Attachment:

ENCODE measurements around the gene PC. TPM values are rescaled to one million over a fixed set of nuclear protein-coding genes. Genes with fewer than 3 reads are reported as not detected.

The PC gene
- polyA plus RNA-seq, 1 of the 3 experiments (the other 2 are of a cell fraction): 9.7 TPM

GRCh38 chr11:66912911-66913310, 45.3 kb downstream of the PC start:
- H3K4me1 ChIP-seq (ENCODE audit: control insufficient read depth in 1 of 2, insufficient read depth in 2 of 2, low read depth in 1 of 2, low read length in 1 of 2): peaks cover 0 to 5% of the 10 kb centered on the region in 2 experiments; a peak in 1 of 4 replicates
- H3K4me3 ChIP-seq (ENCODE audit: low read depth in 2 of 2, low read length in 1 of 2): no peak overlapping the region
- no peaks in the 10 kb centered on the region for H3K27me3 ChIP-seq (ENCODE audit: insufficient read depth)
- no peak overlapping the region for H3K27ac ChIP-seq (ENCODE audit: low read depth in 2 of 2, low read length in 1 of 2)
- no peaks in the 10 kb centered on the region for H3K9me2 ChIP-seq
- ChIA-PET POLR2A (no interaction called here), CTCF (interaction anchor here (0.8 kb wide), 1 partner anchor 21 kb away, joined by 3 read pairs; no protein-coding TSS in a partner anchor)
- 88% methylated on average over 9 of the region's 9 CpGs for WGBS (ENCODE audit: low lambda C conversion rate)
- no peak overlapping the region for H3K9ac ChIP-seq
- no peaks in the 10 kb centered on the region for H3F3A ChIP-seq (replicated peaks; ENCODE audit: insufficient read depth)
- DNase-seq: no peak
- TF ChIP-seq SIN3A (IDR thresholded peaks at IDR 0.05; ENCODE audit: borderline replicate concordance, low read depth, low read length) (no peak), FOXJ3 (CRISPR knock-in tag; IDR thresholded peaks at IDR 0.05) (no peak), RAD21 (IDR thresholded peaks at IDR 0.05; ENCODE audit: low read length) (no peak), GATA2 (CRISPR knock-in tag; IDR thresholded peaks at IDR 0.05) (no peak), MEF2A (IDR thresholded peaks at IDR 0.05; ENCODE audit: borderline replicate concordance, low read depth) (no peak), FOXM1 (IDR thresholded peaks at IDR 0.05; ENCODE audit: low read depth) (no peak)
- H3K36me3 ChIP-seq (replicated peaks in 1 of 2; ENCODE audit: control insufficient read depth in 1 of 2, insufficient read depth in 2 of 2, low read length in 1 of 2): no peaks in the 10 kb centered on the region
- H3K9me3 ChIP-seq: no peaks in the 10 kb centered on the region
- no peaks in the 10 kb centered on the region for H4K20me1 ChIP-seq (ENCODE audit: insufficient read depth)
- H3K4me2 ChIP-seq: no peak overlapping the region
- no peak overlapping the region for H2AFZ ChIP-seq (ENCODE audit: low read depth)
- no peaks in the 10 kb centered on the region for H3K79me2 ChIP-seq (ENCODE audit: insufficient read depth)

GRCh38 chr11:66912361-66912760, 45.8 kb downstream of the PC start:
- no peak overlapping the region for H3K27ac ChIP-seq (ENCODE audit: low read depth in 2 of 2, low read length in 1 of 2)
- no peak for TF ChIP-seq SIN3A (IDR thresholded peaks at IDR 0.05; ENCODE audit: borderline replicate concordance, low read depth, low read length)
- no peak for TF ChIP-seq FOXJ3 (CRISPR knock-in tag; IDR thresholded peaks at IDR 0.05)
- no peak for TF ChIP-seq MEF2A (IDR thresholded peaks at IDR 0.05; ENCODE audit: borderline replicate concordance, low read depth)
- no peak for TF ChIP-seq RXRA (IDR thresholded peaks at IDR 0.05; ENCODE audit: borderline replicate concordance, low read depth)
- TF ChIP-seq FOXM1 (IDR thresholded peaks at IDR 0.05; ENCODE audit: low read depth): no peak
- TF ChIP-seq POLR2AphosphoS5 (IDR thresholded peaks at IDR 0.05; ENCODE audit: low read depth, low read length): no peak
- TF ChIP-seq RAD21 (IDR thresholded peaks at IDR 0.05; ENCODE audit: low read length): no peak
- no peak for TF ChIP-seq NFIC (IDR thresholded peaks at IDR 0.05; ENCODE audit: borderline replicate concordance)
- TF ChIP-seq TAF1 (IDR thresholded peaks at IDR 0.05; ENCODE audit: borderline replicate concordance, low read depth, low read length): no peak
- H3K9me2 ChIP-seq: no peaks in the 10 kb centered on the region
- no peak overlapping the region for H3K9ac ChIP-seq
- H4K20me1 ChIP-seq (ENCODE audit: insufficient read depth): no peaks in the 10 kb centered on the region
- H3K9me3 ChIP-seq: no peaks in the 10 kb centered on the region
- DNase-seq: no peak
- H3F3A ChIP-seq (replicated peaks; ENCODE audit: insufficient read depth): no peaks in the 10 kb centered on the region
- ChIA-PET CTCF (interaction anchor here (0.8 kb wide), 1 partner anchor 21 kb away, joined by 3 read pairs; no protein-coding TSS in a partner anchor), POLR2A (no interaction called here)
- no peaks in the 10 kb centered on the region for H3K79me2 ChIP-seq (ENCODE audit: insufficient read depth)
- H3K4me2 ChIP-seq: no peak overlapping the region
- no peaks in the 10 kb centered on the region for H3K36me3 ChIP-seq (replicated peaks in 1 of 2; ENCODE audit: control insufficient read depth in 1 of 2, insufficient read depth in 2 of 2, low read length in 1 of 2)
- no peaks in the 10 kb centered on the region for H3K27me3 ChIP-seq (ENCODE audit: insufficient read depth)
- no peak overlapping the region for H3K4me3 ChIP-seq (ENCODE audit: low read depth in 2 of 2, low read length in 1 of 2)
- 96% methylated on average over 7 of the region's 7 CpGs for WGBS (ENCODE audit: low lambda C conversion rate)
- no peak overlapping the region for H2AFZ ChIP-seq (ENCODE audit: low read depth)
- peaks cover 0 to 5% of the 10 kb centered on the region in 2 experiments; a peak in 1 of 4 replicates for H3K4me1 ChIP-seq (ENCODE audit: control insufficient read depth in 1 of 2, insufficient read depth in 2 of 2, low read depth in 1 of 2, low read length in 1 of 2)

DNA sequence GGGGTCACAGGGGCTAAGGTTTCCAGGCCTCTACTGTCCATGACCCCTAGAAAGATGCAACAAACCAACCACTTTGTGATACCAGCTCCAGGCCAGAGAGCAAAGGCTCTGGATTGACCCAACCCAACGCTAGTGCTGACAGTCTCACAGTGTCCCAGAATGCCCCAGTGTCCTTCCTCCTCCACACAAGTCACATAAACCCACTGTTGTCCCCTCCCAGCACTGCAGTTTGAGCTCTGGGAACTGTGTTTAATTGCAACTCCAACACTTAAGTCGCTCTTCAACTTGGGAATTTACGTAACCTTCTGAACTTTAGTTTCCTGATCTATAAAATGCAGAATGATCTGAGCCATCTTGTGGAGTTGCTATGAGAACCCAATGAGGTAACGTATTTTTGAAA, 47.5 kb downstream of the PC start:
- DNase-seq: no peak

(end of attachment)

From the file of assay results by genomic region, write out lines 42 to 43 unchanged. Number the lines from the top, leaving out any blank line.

- no peaks in the 10 kb centered on the region for H3K36me3 ChIP-seq (replicated peaks in 1 of 2; ENCODE audit: control insufficient read depth in 1 of 2, insufficient read depth in 2 of 2, low read length in 1 of 2)
- no peaks in the 10 kb centered on the region for H3K27me3 ChIP-seq (ENCODE audit: insufficient read depth)